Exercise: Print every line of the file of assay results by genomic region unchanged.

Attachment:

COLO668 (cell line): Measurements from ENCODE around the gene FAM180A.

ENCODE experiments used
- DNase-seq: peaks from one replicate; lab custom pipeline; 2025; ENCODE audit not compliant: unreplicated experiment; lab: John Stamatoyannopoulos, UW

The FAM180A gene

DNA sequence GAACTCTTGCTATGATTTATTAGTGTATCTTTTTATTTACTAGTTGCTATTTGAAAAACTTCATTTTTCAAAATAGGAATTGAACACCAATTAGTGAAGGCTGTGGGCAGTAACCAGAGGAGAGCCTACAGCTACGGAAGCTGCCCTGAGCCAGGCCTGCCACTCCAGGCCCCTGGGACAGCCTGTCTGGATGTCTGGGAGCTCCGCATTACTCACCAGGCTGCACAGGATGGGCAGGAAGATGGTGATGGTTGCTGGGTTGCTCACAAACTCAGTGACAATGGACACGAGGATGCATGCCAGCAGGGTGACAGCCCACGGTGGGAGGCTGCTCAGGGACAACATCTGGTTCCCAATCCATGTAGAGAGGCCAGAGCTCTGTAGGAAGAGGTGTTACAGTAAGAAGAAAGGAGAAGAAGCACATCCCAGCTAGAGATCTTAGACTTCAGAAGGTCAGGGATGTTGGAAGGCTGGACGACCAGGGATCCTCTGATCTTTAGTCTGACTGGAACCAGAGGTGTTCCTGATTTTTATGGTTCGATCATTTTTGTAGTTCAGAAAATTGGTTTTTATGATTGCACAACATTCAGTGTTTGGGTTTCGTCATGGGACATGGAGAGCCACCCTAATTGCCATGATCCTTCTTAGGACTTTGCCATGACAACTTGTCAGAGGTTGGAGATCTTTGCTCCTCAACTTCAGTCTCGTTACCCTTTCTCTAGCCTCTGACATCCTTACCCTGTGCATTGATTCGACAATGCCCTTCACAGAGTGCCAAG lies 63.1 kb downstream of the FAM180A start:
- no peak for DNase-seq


COLO668 (cell line): Measurements from ENCODE around the gene FAM180A.

ENCODE experiments used
- DNase-seq: peaks from one replicate; lab custom pipeline; 2025; ENCODE audit not compliant: unreplicated experiment; lab: John Stamatoyannopoulos, UW

The FAM180A gene

DNA sequence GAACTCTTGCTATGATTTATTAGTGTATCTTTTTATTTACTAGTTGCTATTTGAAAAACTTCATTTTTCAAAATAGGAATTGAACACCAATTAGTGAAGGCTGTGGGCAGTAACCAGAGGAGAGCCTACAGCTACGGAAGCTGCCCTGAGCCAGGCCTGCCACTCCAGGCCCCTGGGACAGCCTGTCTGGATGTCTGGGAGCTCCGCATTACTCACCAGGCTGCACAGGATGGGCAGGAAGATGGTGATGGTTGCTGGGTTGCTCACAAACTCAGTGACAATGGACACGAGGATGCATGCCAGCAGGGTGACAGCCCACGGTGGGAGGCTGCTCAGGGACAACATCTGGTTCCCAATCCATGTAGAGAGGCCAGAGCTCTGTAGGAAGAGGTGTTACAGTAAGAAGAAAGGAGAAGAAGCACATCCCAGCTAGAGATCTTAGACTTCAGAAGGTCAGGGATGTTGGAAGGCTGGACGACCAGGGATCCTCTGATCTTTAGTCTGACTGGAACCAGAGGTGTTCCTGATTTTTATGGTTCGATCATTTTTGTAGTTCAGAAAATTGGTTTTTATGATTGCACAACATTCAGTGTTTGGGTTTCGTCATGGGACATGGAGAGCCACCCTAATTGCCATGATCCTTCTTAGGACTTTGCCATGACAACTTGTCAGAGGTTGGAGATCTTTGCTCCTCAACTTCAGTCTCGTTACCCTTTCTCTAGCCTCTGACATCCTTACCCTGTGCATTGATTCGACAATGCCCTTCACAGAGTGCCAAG lies 63.1 kb downstream of the FAM180A start:
- no peak for DNase-seq